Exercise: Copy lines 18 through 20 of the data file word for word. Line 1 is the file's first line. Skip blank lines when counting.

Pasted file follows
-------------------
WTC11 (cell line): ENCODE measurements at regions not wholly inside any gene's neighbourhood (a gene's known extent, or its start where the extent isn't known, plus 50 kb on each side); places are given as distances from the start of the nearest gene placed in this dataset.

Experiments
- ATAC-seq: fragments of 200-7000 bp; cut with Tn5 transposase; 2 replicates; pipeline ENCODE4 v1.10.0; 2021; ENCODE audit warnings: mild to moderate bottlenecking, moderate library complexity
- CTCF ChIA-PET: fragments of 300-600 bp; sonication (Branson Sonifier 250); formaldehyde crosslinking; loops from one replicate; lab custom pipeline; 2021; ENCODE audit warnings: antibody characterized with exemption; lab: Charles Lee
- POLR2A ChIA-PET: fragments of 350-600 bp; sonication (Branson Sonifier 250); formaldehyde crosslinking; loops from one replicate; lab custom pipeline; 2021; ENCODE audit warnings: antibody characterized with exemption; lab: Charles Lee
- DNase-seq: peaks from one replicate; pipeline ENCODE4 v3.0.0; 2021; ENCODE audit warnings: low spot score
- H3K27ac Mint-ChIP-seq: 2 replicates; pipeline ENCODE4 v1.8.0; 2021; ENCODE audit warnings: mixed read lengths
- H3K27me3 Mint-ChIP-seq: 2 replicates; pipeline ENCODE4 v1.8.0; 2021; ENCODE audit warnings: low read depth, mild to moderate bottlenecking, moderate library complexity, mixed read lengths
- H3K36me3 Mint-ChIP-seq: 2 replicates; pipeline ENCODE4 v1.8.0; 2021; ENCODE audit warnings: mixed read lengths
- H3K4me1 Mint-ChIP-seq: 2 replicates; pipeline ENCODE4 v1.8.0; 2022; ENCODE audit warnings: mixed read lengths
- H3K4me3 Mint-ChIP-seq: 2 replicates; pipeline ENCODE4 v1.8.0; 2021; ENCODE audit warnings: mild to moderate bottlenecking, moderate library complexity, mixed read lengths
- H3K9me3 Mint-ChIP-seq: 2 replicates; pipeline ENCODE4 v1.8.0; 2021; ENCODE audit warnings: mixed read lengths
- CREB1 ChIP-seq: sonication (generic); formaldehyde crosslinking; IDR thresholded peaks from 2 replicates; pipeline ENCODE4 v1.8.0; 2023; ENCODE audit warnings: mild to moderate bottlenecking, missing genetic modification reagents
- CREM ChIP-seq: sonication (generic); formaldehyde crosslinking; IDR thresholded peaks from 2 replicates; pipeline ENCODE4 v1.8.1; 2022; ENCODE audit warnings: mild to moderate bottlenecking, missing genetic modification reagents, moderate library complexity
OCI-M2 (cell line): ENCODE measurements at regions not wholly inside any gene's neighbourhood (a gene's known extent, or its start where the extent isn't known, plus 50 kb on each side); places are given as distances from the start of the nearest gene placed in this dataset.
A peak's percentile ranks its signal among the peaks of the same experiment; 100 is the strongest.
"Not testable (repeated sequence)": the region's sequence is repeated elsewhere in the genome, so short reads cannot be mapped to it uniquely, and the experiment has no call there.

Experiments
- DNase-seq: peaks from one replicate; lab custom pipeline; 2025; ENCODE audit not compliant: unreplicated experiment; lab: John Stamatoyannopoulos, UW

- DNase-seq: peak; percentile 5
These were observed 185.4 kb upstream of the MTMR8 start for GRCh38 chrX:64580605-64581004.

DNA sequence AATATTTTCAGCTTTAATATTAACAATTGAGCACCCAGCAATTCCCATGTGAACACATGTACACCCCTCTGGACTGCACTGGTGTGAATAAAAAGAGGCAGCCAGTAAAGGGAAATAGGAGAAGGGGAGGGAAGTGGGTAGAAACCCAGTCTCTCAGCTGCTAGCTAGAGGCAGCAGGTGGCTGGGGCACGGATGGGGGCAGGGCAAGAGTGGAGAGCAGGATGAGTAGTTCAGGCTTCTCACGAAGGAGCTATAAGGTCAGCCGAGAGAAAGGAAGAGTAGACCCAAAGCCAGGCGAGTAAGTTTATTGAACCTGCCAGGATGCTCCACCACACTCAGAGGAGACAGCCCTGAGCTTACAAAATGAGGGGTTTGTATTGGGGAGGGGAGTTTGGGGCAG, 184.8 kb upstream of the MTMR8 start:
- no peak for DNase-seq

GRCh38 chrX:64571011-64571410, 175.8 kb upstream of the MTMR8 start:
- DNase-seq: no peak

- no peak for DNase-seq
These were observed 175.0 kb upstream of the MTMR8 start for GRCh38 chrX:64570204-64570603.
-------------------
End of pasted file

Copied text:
Experiments
- DNase-seq: peaks from one replicate; lab custom pipeline; 2025; ENCODE audit not compliant: unreplicated experiment; lab: John Stamatoyannopoulos, UW

- DNase-seq: peak; percentile 5